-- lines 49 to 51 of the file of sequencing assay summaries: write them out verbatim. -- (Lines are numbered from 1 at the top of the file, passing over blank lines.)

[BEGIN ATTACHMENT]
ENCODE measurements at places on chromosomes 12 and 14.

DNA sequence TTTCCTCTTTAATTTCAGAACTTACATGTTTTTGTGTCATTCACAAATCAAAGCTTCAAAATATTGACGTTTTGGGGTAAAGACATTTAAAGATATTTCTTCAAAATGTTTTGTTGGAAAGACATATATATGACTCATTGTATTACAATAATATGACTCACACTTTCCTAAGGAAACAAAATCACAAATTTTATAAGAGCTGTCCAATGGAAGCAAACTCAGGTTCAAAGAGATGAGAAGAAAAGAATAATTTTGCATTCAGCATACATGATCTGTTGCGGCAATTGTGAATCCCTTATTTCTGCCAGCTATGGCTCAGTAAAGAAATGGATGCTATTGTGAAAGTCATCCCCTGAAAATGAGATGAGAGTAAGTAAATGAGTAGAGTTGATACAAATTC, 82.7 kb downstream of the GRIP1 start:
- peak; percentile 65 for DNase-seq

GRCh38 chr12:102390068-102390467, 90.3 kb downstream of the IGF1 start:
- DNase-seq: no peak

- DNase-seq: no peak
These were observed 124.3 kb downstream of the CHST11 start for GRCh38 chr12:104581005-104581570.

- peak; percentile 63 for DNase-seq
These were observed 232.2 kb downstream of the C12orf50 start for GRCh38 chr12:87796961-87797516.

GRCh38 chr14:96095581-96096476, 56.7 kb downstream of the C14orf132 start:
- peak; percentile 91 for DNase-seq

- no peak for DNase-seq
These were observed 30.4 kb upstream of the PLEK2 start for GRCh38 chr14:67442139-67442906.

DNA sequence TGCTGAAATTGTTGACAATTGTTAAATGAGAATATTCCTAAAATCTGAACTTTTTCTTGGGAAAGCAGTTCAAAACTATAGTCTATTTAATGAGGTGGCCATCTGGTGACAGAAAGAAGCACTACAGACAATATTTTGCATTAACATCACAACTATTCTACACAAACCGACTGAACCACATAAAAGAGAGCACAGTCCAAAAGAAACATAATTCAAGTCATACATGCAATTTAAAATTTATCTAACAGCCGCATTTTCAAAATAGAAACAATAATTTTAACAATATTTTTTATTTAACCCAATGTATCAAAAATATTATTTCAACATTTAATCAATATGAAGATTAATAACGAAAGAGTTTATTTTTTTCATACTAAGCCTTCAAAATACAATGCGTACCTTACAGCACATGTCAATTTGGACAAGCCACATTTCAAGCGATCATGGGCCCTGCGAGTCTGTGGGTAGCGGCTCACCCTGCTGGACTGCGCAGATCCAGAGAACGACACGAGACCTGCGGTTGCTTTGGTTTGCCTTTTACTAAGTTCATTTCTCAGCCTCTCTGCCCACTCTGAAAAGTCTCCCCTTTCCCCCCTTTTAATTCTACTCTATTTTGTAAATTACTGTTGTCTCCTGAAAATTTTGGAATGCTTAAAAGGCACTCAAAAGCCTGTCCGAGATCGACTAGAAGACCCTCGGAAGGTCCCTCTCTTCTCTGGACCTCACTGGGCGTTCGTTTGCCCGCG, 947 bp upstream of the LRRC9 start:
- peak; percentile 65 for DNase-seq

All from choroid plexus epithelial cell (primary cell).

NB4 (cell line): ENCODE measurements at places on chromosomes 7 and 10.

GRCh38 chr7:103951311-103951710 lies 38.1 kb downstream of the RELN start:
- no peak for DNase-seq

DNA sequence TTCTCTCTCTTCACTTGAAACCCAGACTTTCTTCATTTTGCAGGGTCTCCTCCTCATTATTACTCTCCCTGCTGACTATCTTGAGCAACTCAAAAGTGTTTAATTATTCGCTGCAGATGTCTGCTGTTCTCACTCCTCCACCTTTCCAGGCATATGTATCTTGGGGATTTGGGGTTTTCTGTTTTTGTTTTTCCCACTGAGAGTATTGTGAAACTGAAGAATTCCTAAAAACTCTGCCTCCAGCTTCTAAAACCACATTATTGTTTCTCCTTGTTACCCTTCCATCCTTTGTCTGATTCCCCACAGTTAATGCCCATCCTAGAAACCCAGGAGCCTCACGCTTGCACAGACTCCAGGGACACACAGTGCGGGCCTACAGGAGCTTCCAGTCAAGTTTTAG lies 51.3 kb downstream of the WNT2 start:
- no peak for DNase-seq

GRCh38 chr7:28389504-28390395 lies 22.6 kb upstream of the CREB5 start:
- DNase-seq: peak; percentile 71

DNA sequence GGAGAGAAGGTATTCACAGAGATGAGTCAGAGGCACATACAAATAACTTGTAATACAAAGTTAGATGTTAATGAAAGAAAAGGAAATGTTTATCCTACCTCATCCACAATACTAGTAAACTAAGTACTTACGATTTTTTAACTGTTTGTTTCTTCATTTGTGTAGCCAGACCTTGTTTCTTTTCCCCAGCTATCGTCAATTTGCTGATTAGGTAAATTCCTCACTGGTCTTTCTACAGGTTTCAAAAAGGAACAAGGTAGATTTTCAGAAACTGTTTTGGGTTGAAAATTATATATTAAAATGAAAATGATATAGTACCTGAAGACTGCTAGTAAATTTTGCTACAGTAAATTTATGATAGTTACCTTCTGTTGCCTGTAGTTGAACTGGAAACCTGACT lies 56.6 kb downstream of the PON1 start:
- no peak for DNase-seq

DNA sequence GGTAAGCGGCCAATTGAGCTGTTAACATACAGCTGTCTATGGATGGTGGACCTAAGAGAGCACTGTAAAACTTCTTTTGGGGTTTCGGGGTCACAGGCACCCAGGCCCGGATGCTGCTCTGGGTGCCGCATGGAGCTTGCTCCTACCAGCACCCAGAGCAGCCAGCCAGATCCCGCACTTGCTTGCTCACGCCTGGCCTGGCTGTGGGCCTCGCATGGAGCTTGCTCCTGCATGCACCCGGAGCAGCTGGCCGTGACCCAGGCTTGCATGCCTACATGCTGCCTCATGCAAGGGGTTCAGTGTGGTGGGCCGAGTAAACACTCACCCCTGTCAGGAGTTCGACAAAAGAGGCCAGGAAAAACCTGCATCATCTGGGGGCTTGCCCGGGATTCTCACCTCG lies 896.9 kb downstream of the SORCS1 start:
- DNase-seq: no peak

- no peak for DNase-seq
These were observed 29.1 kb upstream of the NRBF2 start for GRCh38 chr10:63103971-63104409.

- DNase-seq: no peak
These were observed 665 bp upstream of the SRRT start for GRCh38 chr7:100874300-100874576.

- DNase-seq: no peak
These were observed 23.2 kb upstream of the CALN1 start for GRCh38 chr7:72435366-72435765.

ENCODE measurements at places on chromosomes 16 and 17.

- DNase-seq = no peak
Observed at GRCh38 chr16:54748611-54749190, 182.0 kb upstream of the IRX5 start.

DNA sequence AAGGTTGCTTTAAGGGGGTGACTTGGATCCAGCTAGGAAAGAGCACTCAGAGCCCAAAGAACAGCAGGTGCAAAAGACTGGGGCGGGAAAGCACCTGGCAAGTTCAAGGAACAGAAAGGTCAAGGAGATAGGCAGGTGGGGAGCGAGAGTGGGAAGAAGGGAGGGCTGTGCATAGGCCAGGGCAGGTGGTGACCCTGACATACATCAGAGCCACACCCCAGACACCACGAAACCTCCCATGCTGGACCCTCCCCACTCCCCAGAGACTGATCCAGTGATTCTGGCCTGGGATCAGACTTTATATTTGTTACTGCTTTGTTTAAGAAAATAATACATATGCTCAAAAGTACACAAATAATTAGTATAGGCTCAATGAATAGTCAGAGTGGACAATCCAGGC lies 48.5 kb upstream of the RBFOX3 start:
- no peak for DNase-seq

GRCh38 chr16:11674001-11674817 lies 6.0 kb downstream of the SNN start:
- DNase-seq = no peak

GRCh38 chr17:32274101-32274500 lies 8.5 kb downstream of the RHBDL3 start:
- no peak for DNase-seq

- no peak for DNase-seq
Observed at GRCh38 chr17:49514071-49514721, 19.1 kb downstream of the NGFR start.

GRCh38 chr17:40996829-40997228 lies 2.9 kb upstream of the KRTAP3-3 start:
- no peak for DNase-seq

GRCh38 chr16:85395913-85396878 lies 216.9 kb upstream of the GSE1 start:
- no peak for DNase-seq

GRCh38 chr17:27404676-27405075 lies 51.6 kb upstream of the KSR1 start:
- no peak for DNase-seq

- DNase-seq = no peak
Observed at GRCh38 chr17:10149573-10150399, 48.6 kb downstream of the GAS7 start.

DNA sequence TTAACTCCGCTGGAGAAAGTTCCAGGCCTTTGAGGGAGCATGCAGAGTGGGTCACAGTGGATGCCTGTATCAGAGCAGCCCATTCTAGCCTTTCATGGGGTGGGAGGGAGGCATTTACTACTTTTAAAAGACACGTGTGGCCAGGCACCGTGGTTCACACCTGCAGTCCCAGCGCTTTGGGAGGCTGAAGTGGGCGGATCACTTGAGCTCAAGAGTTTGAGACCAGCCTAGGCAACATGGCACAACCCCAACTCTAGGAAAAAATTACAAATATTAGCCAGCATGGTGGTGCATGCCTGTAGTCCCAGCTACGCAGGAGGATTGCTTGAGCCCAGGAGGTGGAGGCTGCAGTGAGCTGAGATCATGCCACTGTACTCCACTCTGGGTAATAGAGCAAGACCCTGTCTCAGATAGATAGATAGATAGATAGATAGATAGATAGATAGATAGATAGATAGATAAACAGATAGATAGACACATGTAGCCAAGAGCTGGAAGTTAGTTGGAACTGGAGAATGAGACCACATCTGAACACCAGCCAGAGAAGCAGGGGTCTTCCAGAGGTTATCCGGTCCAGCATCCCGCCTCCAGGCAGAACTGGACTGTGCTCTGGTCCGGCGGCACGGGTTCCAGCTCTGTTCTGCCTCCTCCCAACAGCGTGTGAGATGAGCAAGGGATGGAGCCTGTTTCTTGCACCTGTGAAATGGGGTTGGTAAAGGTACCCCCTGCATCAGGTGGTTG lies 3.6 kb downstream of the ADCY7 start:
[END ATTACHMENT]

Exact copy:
GRCh38 chr17:27404676-27405075 lies 51.6 kb upstream of the KSR1 start:
- no peak for DNase-seq

- DNase-seq = no peak